I re-approached the publishers about simply printing the transcriptions. Again, the cost of typesetting such intricate settings complete with ornamentation and bowing, made the project uneconomic in their estimation. I approached a number of granting bodies as well as large businesses associated with County Kerry for match funding to defray publication costs, but this was to no avail. I re-approached the publishers again with the idea of printing the full material in a series of volumes based on rhythms. I suggested an economic and  successful publication of the polkas as Volume One could raise enough profit to under-write a second volume of slides, double jigs and slip jigs and so on until the full collection was published in four volumes. Again, there were no takers on economic grounds.

I would routinely approach publishers over the intervening years but without success. I have to state that it has been the greatest regret and weight on my activities in traditional music that I was the holder of a treasure trove of cultural material which was not widely available to the musical community to whom it mattered most as well as the general public. I did try to make the material available to persons who I knew would care about it and recognise its genius. To that aim, I supplied such gifted players as Máire O’Keefe, Matt Cranitch and others with transcriptions as required and in their, and others, gifted hands some of the tunes have happily breathed new life.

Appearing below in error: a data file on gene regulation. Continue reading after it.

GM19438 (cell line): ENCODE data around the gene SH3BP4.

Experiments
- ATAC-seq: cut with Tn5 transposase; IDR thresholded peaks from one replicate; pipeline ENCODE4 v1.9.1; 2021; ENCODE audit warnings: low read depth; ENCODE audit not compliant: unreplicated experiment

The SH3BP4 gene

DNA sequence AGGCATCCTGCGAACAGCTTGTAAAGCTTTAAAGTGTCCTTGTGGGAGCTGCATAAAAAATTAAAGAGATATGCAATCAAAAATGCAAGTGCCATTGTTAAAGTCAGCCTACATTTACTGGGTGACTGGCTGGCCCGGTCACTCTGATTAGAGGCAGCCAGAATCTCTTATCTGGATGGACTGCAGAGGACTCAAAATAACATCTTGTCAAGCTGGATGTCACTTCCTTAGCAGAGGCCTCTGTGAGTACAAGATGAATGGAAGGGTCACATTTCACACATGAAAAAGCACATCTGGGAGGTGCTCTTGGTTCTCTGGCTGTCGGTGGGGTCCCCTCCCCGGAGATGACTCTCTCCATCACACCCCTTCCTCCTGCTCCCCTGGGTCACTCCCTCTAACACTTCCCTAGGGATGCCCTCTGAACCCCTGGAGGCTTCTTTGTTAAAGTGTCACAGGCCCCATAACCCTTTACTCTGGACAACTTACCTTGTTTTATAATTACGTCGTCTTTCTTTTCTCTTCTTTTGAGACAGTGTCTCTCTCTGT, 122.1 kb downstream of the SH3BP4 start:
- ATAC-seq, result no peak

My frustration with not having the material available to the playing and learning public has weighed long and heavy. I have always been mindful of the enthusiasm of Pádraig’s pupils for the transcriptions to be available to others and to have Pádraig’s music played and passed on as he intended it.